Google has released Sidewiki, a new feature which allows users to leave comments about pages they come across while browsing the internet.
Sidewiki gives individuals the opportunity to post their opinions about different websites. User comments are available in a separate window which appears alongside the page in question.
While many may feel the desire to post scathing reviews on the sites of rivals, users should be aware that all comments are moderated. A statement from Google revealed the process behind the software:
"Using multiple signals based on the quality of the entry, what we know about the author, and user-contributed signals such as voting and flagging, we work hard to ensure that only the highest quality, most relevant entries appear in the sidebar. Most of the engineering work for Sidewiki was dedicated to this ranking algorithm."
The feature also allows other users to 'rate' comments left by other browsers and report any spam which has slipped through Google's net.
The application comes packaged with the latest version of the Google Toolbar. Users must also have a Google account in order to leave comments.
A rolling stone
Biz Stone, the co-founder of Twitter, has said the company has no plans to introduce advertisements on the site this year. Stone, speaking at the 140 Twitter Conference in Los Angeles, said the company was concentrating on improving the site's functionality before introducing paid advertisements.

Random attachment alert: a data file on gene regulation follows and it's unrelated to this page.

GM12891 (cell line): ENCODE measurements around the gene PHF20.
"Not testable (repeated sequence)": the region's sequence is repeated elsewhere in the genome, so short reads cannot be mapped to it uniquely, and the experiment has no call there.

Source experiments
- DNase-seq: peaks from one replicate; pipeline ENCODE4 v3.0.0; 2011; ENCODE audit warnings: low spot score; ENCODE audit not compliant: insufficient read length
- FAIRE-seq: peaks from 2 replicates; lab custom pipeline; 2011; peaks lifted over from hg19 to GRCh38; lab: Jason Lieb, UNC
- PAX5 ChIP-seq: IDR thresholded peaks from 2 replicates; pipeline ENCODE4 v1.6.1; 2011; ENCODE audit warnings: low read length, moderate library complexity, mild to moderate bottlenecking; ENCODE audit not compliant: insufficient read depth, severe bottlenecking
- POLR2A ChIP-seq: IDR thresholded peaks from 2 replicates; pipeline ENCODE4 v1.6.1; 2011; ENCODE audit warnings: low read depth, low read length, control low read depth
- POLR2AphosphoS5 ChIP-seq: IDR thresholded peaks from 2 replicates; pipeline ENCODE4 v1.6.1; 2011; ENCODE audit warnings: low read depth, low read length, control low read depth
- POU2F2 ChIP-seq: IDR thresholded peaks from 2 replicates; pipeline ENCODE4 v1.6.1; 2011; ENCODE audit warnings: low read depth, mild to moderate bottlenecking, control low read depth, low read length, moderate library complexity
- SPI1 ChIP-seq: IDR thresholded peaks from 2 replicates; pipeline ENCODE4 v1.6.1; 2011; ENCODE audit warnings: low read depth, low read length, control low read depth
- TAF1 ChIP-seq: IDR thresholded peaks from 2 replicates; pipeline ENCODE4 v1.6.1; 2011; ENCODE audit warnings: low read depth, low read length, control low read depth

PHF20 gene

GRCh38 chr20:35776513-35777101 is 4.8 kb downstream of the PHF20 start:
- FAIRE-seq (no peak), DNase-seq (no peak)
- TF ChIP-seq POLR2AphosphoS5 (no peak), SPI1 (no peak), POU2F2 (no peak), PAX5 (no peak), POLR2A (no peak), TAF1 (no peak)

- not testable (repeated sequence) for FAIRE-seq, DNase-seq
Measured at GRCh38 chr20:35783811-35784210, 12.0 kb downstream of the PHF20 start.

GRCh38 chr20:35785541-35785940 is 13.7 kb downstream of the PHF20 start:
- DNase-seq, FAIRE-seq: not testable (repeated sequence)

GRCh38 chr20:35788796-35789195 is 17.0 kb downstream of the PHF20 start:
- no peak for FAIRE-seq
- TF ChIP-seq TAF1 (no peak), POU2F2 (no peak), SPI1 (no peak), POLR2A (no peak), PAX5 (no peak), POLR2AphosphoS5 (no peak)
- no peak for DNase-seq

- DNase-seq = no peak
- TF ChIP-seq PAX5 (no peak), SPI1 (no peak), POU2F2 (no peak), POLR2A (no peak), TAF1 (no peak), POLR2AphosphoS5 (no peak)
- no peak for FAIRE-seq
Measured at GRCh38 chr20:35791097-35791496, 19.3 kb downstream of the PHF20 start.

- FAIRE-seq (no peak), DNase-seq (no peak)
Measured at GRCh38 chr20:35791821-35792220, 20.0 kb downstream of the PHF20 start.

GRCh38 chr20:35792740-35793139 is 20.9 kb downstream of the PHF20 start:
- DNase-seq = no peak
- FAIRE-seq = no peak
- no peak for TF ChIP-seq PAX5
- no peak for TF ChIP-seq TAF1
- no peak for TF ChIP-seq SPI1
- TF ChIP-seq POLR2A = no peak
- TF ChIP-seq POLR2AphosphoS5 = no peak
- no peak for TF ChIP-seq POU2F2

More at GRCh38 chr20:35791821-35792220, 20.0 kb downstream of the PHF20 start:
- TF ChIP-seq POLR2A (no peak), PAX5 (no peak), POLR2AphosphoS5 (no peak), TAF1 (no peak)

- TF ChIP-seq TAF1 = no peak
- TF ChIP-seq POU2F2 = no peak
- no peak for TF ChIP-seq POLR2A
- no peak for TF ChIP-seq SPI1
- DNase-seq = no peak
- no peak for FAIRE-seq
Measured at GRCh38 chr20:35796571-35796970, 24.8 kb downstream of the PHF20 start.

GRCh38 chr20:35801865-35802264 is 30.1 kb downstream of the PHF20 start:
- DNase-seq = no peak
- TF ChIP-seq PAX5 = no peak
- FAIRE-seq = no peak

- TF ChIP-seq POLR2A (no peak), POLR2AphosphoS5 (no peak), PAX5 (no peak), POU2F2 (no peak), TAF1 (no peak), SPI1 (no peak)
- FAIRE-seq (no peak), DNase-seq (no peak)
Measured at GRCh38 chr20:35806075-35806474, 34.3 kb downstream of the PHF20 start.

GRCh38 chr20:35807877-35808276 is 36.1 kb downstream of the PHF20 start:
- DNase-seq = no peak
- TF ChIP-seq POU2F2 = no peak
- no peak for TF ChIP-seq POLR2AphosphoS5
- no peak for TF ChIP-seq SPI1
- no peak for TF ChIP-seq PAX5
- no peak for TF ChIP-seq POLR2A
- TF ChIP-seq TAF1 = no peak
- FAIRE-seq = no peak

"Any kind of approach toward advertising is going to be a while. We're not thinking about that just yet," he said.
Stone went on to reveal that the company was considering launching a premium service – complete with analytical features – later in 2010.
Yahoo gets a lick of paint
Search engine Yahoo has revealed a raft of new features to its search engine. The company unveiled its alterations to the site earlier this week.
The redesign includes anti-malware and parental control tools as well as greater prominence to the note-pad software Search Pad.
Larry Cornett, vice president of consumer products at Yahoo Search, said:
"We designed this new page framework so that we can introduce and experiment with new search applications and features faster than before. Today's launch is just the beginning of innovations to come."
Money makes the wall (posts) go round
A study from Nielsen has revealed that the spend on social media advertisementing has more than doubled over the past year.
The research found that US companies had spent over £67 million on online marketing in August 2009. This compares to a spend of just over £30 million 12 months previously.
Jon Gibs, vice president of media and agency insights at Nielsen's online division, said:
"In the past, advertisers had significant concerns with social media advertising," he explained. "The considerable increases we've seen in adspending over the past year suggest that many of these concerns have subsided or been addressed."